14. i tell my students that when they cheat on a test they are lying to me about what they know. They are also calling me stupid. They would (probably) never lie or tell me I am stupid to my face…so cheating is the cowardly way to do it.

    That is how I feel about cheating in a relationship. You can cheat on your spouse in more ways than just emotionally or sexually…you are cheating your spouse when you are dishonest with him/her. You are cheating them of a true relationship.

    Weiner cheated.

    I think the real question is what do we do once we’ve been cheated? How do we handle it? Is it forgivable? Why or why not?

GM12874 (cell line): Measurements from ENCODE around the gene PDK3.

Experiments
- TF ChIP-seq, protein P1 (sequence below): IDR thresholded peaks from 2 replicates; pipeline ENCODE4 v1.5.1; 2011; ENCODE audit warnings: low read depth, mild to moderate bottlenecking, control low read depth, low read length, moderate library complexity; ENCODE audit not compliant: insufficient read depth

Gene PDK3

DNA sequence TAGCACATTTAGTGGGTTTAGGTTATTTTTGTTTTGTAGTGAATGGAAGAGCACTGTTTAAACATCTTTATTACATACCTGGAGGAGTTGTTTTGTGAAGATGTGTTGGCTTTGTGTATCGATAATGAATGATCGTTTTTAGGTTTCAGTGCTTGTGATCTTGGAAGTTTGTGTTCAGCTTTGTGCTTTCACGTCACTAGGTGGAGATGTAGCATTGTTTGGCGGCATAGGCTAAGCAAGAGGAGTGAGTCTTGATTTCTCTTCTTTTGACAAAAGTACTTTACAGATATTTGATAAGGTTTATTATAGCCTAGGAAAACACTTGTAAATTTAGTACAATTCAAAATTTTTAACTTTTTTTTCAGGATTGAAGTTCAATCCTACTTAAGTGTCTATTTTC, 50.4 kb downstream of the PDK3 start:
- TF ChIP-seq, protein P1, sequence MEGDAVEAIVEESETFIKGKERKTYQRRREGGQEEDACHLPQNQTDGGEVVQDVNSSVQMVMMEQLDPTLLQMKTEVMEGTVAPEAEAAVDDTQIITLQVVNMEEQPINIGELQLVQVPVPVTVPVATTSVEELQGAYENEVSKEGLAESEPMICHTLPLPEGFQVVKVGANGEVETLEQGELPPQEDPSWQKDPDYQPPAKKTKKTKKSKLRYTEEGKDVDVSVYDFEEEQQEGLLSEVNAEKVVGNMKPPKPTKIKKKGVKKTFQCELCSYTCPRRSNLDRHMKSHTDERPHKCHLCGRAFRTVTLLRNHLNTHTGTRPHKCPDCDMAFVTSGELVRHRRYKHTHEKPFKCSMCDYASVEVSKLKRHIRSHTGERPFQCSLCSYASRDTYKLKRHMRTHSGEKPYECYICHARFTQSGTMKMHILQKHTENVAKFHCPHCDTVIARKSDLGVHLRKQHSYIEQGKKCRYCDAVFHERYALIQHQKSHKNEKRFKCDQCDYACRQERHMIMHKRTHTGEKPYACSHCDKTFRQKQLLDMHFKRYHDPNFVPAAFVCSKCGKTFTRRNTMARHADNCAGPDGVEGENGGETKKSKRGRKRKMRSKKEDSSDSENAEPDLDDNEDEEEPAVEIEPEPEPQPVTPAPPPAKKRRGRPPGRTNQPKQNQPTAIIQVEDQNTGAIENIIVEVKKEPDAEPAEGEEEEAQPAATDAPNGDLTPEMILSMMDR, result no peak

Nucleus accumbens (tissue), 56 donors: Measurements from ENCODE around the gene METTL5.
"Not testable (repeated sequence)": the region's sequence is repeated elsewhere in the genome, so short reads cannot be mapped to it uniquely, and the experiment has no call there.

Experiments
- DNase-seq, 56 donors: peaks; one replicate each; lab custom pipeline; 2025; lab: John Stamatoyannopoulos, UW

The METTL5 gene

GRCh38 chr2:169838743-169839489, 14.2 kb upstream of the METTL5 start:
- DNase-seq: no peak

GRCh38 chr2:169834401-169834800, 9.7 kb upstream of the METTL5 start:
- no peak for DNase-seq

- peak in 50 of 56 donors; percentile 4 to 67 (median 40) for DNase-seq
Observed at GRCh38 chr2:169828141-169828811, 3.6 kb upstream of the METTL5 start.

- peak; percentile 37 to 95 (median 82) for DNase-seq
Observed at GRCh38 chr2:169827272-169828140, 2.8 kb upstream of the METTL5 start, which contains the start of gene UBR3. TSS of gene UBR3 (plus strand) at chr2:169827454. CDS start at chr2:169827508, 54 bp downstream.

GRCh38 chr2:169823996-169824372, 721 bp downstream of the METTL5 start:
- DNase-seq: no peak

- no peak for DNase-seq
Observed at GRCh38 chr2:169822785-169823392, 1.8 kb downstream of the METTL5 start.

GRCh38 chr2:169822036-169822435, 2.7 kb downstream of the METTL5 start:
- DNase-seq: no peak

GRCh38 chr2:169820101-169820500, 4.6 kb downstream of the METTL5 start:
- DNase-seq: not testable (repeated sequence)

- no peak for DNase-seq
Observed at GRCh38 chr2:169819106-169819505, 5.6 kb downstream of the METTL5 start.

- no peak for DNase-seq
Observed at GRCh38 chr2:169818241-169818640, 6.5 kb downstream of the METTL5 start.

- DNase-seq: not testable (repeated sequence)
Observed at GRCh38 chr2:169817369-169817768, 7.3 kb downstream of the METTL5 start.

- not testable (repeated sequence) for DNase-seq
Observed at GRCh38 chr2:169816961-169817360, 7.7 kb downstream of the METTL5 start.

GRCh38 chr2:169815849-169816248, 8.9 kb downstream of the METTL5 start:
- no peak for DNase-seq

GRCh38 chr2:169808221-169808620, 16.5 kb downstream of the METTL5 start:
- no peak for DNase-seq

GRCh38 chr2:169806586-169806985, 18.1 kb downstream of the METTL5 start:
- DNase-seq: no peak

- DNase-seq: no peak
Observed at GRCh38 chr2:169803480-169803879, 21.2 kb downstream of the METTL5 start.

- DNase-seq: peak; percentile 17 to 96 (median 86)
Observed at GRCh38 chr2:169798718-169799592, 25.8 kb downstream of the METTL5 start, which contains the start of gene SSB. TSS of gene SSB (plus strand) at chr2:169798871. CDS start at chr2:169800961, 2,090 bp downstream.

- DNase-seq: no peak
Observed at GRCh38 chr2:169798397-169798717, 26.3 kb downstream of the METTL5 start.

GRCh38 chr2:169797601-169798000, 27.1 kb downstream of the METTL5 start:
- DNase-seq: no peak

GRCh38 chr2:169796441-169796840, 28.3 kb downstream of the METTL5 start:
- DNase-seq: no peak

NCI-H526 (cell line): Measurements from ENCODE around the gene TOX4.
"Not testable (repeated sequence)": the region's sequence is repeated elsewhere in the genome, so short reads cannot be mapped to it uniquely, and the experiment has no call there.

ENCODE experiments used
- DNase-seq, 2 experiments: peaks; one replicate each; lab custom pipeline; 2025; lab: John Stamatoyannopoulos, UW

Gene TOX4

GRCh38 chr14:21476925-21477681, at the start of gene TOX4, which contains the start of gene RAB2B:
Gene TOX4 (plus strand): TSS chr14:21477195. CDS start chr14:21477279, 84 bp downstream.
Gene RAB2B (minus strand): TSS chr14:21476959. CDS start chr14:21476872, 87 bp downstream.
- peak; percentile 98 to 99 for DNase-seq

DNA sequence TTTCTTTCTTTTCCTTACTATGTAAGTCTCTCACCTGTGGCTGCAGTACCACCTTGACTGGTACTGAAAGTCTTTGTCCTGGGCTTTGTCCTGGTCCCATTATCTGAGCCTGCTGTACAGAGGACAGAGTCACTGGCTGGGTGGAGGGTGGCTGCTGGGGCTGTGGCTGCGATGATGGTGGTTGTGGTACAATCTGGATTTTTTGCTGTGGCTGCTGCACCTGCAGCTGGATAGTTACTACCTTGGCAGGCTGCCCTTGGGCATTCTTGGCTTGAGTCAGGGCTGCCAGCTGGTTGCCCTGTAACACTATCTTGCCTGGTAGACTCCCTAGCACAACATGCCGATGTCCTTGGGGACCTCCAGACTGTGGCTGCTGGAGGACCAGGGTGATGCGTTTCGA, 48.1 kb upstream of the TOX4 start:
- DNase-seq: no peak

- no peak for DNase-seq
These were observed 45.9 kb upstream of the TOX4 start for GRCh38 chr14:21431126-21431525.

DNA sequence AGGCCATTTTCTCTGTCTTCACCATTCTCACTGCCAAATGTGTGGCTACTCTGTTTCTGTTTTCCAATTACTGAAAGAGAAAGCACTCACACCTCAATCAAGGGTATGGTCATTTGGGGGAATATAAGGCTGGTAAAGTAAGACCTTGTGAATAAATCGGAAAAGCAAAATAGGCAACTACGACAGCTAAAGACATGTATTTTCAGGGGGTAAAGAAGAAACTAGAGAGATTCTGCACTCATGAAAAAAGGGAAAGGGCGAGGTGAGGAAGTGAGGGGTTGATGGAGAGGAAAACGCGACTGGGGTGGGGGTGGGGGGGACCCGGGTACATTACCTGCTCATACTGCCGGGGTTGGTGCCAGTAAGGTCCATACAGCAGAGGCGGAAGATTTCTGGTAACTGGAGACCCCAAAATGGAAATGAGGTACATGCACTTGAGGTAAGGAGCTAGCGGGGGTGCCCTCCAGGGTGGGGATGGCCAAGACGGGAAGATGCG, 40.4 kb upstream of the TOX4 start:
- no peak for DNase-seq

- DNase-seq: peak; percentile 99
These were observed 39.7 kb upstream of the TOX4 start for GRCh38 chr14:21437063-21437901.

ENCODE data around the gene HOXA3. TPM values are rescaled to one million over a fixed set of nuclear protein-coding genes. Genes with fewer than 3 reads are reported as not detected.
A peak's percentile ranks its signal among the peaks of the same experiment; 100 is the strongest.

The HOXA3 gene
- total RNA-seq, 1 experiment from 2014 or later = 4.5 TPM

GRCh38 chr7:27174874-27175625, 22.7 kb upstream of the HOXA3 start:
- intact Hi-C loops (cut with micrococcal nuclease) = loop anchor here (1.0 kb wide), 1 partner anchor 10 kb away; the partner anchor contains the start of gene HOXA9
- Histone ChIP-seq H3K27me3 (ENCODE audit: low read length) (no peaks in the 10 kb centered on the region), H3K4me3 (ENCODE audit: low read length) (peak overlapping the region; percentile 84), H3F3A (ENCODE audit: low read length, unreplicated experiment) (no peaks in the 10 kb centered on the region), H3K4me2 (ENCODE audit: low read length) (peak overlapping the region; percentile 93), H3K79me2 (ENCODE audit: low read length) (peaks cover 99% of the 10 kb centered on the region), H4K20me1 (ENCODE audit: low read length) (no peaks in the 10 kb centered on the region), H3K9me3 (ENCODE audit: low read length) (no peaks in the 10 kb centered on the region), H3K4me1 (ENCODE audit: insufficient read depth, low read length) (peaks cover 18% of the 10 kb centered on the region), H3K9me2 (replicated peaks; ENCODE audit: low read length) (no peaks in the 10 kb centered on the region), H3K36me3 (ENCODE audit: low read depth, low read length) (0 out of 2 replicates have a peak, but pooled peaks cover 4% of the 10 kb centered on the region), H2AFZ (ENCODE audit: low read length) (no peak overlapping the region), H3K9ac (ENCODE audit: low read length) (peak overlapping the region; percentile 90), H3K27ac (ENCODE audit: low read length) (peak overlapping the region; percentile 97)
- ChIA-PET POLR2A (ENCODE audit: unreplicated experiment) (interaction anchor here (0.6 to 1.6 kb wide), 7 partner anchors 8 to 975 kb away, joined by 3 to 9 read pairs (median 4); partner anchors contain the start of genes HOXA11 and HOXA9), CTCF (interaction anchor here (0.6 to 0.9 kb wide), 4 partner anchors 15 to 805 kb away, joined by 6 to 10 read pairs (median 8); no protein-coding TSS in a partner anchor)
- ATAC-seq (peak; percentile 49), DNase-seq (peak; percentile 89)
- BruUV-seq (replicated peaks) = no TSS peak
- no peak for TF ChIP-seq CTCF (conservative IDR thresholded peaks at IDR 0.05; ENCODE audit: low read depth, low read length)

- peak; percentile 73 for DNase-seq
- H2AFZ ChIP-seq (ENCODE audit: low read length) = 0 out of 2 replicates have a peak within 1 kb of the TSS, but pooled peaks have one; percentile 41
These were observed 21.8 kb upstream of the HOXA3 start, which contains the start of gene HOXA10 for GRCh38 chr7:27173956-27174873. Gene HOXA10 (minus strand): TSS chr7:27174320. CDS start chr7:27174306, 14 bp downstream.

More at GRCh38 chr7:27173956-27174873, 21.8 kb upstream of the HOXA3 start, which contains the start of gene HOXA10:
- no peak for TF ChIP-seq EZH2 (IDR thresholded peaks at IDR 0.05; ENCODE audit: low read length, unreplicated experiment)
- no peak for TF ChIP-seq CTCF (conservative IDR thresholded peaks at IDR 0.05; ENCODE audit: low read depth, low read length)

15. I think the lines of cheating (within those gradations you spoke of) are very blurry, but within my relationship with my husband, we have made our lines very clear. No understanding where your significant other would draw their line is a recipe for disaster.

    There is a certain point when intimacy with another person becomes a betrayal of the intimacy you share with your spouse. I think if you arrive at that point, you have cheated.

  16. Personally, I don’t care what he was sending to whom. This and the Clinton affair, to me, was more about what blackmail/extortion he was opening himself and the country up to.
    However, if this was my husband, I would consider this cheating. Crossing the lines of intimacy…..and I would never lie about shoes either….I’m too cheap to buy expensive ones, hehe.